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Extractions

The most common extraction procedure performed on patients is on wisdom teeth.  They often cause pain and problems for patients as the teeth are trying to protrude through the gums. When a wisdom tooth is coming in at an angle and not straight through the gum line, it is referred to as “impacted.”  Such an impacted wisdom tooth can cause not only pain, but the tooth can come in unevenly or may only emerge partially.

Sometimes wisdom teeth only emerge partially.  When this happens, sometimes flap of skin (called an operculum) can form over the tooth, which makes it difficult to clean and pieces of food may be caught underneath.  Such side effects of an operculum make your mouth more prone to infection, called pericoronitis.  Eventually, after it causes swelling and pain in the area, it should go away on its own.

Impacted teeth and wisdom teeth should be removed to avoid the chance of infection.  Wisdom tooth extractions can range from a single tooth, to removing all four wisdom teeth at once.  Based on the preference of the patient and recommendation by the dentist, a local anesthetic can be used to numb the areas where the teeth will be extracted.  Some dental professionals will opt for their patients to go under a general anesthetic, so that the patient will be sedated during the entire procedure.

During this type of tooth extraction, the gum tissue around the wisdom tooth is cut open to reveal the tooth.  The dentist then loosens the tooth by gripping it tightly and wiggling it back and forth until it can be easily lifted out of the gums.  Sometimes, a tooth may be impacted so tightly that it cannot be simply lifted out of the gums with ease.  In cases like this, the tooth will need to be broken up into smaller pieces before being removed.  Depending on the incision and extraction site, sutures may be needed to close the area once the wisdom tooth is removed.  Soluble sutures, ones that dissolve on their own, are the best option for patients.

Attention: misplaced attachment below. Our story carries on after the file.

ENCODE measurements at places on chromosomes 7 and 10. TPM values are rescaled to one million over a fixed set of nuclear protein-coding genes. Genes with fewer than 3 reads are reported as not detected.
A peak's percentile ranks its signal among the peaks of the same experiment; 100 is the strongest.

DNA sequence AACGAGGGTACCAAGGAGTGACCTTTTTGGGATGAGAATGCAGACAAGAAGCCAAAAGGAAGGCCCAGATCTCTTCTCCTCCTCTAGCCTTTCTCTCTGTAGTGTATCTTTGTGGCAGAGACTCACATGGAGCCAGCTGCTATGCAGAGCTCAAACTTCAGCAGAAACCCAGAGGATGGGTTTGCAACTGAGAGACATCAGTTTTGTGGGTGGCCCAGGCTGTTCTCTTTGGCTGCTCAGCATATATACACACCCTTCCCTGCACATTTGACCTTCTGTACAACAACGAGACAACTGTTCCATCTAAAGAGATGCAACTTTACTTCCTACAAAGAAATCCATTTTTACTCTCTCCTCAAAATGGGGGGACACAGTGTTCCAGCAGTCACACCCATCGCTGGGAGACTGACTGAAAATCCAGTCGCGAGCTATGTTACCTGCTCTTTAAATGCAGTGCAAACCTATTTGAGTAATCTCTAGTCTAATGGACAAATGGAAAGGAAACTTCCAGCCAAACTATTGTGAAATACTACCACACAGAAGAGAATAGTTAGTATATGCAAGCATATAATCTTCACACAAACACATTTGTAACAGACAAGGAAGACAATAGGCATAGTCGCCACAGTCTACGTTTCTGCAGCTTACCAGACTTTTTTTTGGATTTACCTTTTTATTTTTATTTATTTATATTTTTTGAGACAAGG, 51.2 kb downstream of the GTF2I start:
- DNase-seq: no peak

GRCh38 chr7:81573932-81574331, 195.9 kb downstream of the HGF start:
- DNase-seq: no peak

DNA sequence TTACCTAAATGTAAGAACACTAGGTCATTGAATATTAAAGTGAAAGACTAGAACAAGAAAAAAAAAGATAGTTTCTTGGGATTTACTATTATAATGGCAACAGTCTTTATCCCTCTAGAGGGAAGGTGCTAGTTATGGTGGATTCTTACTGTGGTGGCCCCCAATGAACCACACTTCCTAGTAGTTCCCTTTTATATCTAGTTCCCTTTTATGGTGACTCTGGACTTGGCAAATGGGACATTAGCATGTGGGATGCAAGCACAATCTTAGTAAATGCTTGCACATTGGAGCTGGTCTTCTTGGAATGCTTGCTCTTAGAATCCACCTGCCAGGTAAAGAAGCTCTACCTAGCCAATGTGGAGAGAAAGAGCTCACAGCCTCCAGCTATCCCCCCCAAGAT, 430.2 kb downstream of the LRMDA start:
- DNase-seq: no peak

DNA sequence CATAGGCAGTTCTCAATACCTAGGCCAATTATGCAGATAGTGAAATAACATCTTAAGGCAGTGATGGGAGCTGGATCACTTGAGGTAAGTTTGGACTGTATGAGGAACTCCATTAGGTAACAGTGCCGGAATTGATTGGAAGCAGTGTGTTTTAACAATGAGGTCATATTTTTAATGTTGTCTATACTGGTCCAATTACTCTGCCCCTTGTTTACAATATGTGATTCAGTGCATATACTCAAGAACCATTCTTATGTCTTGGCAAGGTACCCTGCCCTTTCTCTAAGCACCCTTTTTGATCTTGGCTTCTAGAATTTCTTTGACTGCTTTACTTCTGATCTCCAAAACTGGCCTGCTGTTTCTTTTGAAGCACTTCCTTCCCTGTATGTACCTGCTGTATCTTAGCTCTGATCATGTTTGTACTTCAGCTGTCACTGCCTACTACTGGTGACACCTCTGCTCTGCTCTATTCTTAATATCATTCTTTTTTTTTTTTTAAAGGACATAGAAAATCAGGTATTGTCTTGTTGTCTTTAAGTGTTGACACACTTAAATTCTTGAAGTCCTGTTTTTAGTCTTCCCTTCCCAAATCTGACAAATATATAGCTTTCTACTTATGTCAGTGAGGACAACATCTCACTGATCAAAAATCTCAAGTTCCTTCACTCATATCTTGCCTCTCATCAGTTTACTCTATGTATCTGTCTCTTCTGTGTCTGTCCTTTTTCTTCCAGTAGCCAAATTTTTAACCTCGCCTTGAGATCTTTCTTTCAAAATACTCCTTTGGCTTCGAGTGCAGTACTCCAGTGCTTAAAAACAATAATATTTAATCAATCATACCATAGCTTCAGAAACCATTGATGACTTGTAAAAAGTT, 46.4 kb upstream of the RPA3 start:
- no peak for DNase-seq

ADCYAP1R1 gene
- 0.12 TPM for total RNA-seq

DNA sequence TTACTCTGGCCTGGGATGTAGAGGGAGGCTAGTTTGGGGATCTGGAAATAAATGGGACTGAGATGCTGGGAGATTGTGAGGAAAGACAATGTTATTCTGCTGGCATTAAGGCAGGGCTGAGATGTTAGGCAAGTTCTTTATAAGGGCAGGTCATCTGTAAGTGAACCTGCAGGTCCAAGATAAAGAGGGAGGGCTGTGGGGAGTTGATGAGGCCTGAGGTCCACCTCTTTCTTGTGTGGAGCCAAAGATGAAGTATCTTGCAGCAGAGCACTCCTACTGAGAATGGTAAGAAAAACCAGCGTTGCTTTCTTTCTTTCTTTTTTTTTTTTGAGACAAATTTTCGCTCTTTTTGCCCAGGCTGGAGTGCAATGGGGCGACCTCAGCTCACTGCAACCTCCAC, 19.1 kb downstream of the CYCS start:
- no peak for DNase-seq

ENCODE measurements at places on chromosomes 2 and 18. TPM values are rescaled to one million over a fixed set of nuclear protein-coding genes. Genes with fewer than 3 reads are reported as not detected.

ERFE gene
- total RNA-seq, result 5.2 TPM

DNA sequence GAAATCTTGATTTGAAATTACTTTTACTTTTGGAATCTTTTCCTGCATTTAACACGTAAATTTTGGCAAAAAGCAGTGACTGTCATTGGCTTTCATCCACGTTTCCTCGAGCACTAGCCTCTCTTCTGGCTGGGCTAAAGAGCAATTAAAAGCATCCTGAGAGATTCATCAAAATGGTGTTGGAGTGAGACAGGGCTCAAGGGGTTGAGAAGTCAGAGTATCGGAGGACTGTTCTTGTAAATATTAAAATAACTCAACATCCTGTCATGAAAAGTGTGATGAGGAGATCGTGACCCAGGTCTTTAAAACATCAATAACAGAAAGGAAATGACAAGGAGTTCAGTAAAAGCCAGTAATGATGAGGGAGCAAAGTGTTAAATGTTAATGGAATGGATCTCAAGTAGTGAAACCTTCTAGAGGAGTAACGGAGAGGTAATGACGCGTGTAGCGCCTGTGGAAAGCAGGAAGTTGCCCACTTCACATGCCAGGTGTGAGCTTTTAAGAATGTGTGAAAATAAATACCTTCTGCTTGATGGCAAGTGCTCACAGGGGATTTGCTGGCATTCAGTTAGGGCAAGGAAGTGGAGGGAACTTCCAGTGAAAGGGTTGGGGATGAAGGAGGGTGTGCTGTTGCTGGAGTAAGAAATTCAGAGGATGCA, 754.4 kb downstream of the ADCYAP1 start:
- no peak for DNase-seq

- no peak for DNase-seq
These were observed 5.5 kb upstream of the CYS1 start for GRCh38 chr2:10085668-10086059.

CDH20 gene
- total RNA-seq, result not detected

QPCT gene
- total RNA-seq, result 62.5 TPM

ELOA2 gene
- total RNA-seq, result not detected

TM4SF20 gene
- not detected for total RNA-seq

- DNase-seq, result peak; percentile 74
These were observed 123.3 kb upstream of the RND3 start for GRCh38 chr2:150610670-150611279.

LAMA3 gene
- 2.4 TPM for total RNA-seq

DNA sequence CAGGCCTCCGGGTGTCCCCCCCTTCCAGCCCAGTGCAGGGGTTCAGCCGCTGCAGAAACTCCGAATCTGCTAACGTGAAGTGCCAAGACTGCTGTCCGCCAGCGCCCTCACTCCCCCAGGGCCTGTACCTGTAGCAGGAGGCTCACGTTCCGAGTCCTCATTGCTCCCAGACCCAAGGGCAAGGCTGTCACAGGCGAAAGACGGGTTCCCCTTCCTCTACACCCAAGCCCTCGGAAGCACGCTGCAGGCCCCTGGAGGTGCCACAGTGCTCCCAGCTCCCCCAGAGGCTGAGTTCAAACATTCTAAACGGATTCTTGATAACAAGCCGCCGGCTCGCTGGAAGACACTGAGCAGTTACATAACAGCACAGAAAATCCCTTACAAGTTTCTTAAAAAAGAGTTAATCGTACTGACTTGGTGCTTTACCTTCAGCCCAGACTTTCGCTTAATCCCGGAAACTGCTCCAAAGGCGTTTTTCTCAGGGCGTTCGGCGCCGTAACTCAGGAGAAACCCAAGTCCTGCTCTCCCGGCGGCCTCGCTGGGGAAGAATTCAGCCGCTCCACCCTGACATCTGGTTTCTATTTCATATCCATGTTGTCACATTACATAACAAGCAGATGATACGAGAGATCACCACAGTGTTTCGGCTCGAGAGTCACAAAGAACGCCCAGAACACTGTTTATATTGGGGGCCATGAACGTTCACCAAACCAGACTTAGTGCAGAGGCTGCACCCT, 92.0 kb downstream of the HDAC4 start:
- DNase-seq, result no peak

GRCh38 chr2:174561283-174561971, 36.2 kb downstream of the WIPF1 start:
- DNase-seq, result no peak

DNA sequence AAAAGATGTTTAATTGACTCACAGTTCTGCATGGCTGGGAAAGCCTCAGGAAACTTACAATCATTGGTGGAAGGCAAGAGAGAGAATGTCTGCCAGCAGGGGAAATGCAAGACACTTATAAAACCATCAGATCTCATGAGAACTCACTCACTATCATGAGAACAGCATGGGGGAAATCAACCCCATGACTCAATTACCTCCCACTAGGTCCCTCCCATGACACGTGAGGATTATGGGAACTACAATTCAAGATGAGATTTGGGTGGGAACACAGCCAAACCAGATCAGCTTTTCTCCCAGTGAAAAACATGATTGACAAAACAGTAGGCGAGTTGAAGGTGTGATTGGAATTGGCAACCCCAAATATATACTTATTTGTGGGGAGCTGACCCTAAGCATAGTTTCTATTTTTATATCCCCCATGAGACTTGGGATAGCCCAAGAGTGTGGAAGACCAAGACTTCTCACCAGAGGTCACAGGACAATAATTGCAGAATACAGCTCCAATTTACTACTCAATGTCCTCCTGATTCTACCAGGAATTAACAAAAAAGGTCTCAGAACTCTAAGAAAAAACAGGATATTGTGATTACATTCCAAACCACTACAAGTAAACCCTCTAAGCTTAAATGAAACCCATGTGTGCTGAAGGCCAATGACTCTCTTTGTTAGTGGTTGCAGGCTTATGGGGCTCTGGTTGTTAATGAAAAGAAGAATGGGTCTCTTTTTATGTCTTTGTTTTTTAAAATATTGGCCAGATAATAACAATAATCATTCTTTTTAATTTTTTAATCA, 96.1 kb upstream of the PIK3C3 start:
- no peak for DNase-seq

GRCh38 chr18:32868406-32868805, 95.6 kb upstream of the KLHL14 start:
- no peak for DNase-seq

After wisdom tooth extraction surgery, the patient will need to get plenty of rest.  Due to the anesthesia, the patient will need to be driven home by a friend or family member.  Bleeding of the gums near the extraction site is to be expected for a little while after the surgery.  Gauze will be applied at the completion of the surgery, and should continue to be used for the first 24 hours after surgery.  The gauze pads will need to be changed whenever they become soaked.  If bleeding continues for longer than 24 hours, the patient’s dentist should be contacted.  While resting after the surgery, it is important to not lie completely flat while resting.  This could prolong the bleeding and healing process.  Instead, the patient should prop their head up on a pillow when lying down.

For pain management, dentists will prescribe pain medication for tooth extraction patients.  These should be taken as directed as pain progresses during the healing process.  Ice packs can also gently be used on the outside of the patient’s mouth for pain relief.  Your dentist might also provide you with a cleaning solution to help keep the extraction site clean.

There will be some food restrictions for the first few days after surgery.  Some recommended foods are:

  • Jell-O
  • Pudding
  • Yogurt
  • Mashed Potatoes
  • Ice Cream
  • Thin Broth Soups
  • Other foods you can eat without chewing.

While drinking, it is important to remember not to use a straw because the sucking motion could loosen the sutures and slow the clotting process.  The same goes for smoking – it should be avoided while in the healing process after a tooth extraction.  If a patient experiences prolonged pain, bleeding, irritation, or does not feel that the extraction site is healing properly, it is important to call your dentist for a follow up right away.

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